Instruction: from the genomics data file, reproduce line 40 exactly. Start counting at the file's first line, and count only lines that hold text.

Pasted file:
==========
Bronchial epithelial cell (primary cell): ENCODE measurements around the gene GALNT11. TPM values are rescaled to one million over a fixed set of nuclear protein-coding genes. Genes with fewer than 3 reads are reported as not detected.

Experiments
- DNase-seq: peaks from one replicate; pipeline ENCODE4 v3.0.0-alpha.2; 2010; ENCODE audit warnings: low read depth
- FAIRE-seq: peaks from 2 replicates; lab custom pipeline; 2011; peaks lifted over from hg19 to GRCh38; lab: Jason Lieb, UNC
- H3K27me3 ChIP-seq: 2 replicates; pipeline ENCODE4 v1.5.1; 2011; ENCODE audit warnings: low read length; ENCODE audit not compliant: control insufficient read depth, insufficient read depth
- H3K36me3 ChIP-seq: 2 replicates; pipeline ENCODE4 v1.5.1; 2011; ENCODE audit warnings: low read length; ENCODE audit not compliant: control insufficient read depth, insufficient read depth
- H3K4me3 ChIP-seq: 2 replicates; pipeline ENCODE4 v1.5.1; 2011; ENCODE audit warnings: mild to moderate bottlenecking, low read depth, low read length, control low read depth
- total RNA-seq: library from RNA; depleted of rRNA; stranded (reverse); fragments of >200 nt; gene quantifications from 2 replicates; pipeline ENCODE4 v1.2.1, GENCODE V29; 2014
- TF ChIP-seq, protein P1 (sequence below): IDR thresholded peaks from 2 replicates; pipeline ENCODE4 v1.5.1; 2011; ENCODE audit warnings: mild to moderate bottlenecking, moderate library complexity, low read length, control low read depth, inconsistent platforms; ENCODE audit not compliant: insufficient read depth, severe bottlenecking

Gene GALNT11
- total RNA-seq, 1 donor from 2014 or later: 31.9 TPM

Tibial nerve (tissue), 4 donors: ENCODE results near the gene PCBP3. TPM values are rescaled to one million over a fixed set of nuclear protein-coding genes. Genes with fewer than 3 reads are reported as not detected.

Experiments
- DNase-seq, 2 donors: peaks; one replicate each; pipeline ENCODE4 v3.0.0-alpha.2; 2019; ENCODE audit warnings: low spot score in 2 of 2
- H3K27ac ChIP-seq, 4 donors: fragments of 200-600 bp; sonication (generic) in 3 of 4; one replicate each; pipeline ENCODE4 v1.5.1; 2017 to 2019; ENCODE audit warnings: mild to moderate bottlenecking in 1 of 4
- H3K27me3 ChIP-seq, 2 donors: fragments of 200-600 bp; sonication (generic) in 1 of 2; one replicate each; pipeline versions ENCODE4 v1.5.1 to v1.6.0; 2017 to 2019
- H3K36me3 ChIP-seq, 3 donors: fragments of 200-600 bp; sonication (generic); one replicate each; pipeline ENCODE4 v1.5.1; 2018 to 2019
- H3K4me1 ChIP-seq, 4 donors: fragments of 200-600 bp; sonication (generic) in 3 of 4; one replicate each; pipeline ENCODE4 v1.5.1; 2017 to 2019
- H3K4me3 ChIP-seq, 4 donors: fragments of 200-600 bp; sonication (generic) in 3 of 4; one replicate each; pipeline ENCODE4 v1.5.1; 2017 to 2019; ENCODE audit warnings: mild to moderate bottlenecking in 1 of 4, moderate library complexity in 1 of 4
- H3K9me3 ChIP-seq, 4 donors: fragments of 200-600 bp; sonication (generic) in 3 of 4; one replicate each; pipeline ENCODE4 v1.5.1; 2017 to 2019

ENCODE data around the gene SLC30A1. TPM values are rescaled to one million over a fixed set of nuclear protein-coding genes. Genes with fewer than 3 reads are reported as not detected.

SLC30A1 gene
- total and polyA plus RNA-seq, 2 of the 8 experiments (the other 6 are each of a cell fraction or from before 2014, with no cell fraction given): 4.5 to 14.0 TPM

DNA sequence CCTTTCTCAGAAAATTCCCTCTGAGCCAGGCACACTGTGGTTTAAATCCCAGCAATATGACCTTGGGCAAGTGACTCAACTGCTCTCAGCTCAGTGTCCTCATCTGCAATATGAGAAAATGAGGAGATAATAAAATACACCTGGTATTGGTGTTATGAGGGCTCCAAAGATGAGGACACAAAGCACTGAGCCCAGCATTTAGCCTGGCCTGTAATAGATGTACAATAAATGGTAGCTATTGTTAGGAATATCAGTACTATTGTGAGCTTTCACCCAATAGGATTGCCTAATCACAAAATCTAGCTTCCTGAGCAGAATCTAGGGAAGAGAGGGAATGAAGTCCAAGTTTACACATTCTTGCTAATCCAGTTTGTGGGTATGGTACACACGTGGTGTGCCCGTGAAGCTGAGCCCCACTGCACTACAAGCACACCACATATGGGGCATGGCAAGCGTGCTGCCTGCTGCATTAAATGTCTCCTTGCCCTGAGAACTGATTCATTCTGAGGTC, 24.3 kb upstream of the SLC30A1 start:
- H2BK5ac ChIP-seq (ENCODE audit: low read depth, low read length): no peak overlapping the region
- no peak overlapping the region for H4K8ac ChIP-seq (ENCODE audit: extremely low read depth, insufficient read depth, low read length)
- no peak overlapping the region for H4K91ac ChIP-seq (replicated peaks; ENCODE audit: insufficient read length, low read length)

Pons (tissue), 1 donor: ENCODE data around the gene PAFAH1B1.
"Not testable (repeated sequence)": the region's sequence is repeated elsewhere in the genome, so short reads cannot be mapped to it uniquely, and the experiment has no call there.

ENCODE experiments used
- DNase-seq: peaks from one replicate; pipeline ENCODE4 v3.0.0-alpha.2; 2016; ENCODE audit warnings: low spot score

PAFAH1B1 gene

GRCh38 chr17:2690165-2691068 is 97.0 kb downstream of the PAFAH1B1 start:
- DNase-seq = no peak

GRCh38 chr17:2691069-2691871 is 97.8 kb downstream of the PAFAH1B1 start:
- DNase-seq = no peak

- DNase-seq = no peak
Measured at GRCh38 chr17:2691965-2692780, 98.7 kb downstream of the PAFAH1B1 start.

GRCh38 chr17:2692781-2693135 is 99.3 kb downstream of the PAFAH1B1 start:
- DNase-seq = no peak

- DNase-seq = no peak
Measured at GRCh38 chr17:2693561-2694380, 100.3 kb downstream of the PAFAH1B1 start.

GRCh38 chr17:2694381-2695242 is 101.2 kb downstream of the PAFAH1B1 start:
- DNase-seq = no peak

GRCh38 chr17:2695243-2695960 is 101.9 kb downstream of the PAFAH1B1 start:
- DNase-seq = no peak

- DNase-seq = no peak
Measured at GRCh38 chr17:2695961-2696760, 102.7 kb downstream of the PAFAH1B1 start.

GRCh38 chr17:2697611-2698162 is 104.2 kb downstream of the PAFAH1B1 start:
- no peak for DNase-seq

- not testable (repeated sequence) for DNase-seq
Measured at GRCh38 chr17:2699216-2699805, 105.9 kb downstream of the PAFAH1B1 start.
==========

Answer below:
- DNase-seq = no peak